INSKEEP: Although, I'm just...

WHITE: I think the...

INSKEEP: Although, I'm just thinking about the numbers we heard from Michigan, where they might have 5 million votes - can't be absolutely sure, but might have 5 million votes. And if that's the case, about half of them are already in, have already been sent in as absentee ballots. Is something similar happening in Wisconsin?

WHITE: Absolutely. We're seeing absentee numbers like we've never seen before this year. We passed 1.5 million early votes as of yesterday, which is more than half of the total 2016 turnout in Wisconsin. And, obviously, we still have days to go to add to those numbers. So we're seeing people move early, cast those ballots early. And, obviously, that kind of changes the tone.

INSKEEP: I want to come back now to Katie Meyer, who is in Pennsylvania, because that is a particularly interesting state and one that people keep looking at as a tipping point, that Pennsylvania might be the one that tells you who's going to win the election. And, Katie, I know that in 2016, Democrats were surprised by the enormous strength of Donald Trump in rural areas. I mean, the Republicans win rural areas. But they won rural Pennsylvania even more than expected. Is that likely to change in 2020?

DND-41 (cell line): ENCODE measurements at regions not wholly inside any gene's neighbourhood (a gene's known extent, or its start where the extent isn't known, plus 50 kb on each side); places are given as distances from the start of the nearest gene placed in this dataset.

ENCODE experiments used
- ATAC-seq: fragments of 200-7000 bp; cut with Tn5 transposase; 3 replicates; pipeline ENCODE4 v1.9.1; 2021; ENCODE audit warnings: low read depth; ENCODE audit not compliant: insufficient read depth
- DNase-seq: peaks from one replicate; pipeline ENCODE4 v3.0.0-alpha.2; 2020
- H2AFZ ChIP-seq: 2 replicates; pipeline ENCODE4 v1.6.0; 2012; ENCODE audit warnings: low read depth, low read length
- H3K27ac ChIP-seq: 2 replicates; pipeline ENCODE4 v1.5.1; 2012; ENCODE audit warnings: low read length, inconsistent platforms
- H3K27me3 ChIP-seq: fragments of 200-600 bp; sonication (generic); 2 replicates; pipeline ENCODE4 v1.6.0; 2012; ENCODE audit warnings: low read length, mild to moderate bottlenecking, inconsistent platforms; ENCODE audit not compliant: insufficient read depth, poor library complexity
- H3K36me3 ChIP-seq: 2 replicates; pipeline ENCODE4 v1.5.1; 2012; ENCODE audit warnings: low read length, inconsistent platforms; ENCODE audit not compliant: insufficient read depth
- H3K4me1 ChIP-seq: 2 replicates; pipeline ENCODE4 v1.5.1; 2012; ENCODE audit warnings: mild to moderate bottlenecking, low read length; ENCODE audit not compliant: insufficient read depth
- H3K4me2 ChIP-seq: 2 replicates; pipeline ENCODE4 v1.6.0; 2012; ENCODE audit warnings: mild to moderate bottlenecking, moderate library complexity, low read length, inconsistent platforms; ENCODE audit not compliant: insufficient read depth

MEYER: That's a good question. I mean, I think we absolutely are still seeing, you know, this trend in Pennsylvania where these former union strongholds in the northeast and in the western parts of the state have flipped very hard for Donald Trump. And certainly, we are expecting high turnout. And we're expecting, you know, enthusiastic voting to come from those places.

At the same time, you know, we've seen, in increasing numbers, you know, the southeastern part of the state and the area outside of Pittsburgh going bluer and bluer. So for instance, you know, in 2018, we had enormous Democratic sweeps in our state House and Senate and in Congress in those areas. So you know, those give you some sense of where people are. And I do think, you know, Republican turnout has been, in some cases, matched by Democratic.

INSKEEP: Got you. OK, so suburbs going a little more democratic. That's Katie Meyer of WHYY, Laurel White of WPR and Abigail Censky WKAR. Thanks to all of you.

CENSKY: Of course.

WHITE: Thank you.

MEYER: Thank you. Transcript provided by NPR, Copyright NPR.

Katie Meyer is WITF’s Capitol bureau chief, and she covers all things state politics for public radio stations throughout Pennsylvania. Katie came to Harrisburg by way of New York City, where she worked at Fordham University’s public radio station, WFUV, as an anchor, general assignment reporter, and co-host of an original podcast. A 2016 graduate of Fordham, she won several awards for her work at WFUV, including four 2016 Gracies. Katie is a native New Yorker, though she originally hails from Troy, a little farther up the Hudson River. She can attest that the bagels are still pretty good there.
Abigail Censky is the Politics & Government reporter at WKAR. She started in December 2018.
Laurel White